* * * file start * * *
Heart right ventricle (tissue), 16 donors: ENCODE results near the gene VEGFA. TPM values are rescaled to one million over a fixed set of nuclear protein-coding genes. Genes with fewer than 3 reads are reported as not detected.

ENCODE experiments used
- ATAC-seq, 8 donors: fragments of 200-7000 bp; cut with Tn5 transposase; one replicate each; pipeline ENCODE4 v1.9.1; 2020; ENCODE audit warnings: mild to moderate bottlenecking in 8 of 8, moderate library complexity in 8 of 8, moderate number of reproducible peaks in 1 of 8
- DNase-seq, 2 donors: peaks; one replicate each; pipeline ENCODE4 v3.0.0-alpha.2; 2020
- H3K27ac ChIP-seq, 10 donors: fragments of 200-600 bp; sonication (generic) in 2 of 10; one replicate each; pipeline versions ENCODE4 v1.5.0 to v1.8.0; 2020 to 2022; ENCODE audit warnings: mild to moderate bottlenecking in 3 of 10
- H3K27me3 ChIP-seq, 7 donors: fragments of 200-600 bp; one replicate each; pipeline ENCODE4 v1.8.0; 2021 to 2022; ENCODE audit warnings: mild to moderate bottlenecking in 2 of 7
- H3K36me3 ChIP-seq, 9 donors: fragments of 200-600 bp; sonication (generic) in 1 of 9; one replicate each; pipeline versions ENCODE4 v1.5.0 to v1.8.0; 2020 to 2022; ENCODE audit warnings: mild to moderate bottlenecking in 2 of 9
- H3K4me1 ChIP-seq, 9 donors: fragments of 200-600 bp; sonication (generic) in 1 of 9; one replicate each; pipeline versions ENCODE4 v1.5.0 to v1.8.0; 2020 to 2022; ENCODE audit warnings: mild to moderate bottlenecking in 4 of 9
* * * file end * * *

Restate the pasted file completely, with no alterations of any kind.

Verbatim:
Heart right ventricle (tissue), 16 donors: ENCODE results near the gene VEGFA. TPM values are rescaled to one million over a fixed set of nuclear protein-coding genes. Genes with fewer than 3 reads are reported as not detected.

ENCODE experiments used
- ATAC-seq, 8 donors: fragments of 200-7000 bp; cut with Tn5 transposase; one replicate each; pipeline ENCODE4 v1.9.1; 2020; ENCODE audit warnings: mild to moderate bottlenecking in 8 of 8, moderate library complexity in 8 of 8, moderate number of reproducible peaks in 1 of 8
- DNase-seq, 2 donors: peaks; one replicate each; pipeline ENCODE4 v3.0.0-alpha.2; 2020
- H3K27ac ChIP-seq, 10 donors: fragments of 200-600 bp; sonication (generic) in 2 of 10; one replicate each; pipeline versions ENCODE4 v1.5.0 to v1.8.0; 2020 to 2022; ENCODE audit warnings: mild to moderate bottlenecking in 3 of 10
- H3K27me3 ChIP-seq, 7 donors: fragments of 200-600 bp; one replicate each; pipeline ENCODE4 v1.8.0; 2021 to 2022; ENCODE audit warnings: mild to moderate bottlenecking in 2 of 7
- H3K36me3 ChIP-seq, 9 donors: fragments of 200-600 bp; sonication (generic) in 1 of 9; one replicate each; pipeline versions ENCODE4 v1.5.0 to v1.8.0; 2020 to 2022; ENCODE audit warnings: mild to moderate bottlenecking in 2 of 9
- H3K4me1 ChIP-seq, 9 donors: fragments of 200-600 bp; sonication (generic) in 1 of 9; one replicate each; pipeline versions ENCODE4 v1.5.0 to v1.8.0; 2020 to 2022; ENCODE audit warnings: mild to moderate bottlenecking in 4 of 9